IAN HITCHEN/BRANDON SUN
The classroom at an Old Order Mennonite community was empty last year. Child and Family Services apprehended the community's children due to allegations of physical abuse related to extreme discipline.
Allegations of horrific physical abuse of children at a Manitoba Old Order Mennonite community were recently revealed in a Winnipeg courtroom.
In this file photo, a swing set stands empty outside a home at a Manitoba Old Order Mennonite community last summer. Child and Family Services apprehended the community's children due to allegations of physical abuse related to extreme discipline.
Cutline 2: A swing set stands empty outside the one-room school house at a Manitoba Old
Order Mennonite community. Child and Family Services has apprehended the community's children due to allegations of physical abuse related to "discipline".
Cutline3: The classroom at an Old Order Mennonite community remains empty. Child and Family Services has apprehended the community's children due to allegations of physical abuse related to "discipline". (IAN HITCHEN/BRANDON SUN)
During the case of one adult member of the community — who pleaded guilty to charges of abuse — the Crown said during "counselling sessions" in the community children were spanked, kicked, strapped and shocked with a cattle prod for perceived wrongs.
One girl was strapped and shocked for not eating quickly enough, and sometimes shocked for as little as the look on her face, court heard.
"The backdrop of it is actually tremendous physical violence with respect to the children," Crown attorney Adam Bergen said late last month as the woman entered guilty pleas to assault charges.
Neither she, nor her community can be identified due to ongoing court proceedings and a publication ban that protects the identity of the children and witnesses.
An estimated 80 to 90 people — more than half of them children, lived in the deeply religious horse-and-buggy community with traditions rooted in the 19th century.
About 16 community adults were charged with such offences as assault or assault with a weapon, the bulk of which were allegedly committed on a number of children between July 2011 and January 2013. At one point, court documents alleged there were at least 13 victims.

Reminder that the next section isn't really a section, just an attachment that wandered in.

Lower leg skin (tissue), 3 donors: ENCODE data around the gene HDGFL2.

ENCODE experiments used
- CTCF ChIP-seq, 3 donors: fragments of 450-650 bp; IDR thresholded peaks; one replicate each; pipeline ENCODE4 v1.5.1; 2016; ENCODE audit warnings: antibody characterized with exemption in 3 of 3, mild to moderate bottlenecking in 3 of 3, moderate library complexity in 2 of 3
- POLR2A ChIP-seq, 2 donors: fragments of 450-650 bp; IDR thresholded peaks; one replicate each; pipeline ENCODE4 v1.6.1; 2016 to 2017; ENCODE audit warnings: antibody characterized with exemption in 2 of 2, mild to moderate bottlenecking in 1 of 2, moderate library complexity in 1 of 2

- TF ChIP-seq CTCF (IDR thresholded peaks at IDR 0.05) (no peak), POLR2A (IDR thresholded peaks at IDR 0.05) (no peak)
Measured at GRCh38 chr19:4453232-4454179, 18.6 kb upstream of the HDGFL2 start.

Community members said the charges related to "extreme discipline," while the Crown alleged that abuse was committed in an attempt to elicit false allegations of sexual abuse against certain community members.
The 57-year-old Old Order Mennonite woman who recently pleaded guilty admitted to two counts of assault with a weapon against two girls who were placed in her home after they were removed from their own. She became the first community member to be convicted of the abuse allegations.
At the time, one was 10 to 11 years old and the other six to eight.
Bergen described the events surrounding those assaults. That account outlines just some of the allegations being made against the adults of the community by the RCMP and the Crown.
What follows consists of allegations. Aside from the specific admissions made by the woman who pleaded guilty, the accusations against other community members haven’t been proven in court.
Bergen said the trouble within the community surrounded allegations of "sexual improprieties" among the parents and children of two families.
"Underlying all of this seems to be this sort of a hypervigilance over any sexual thoughts on behalf of the children, and so that is what the counselling is geared toward," Bergen said.
Those allegations of sexual abuse — repeated to police by children from those families — were later all recanted or dismissed by police as untrue, Bergen said.
In a previous court hearing, court heard the police investigation included physical examinations of the children.
It’s how those unfounded sexual allegations were drawn from the children that forms the basis for the accusations of physical abuse, Bergen said.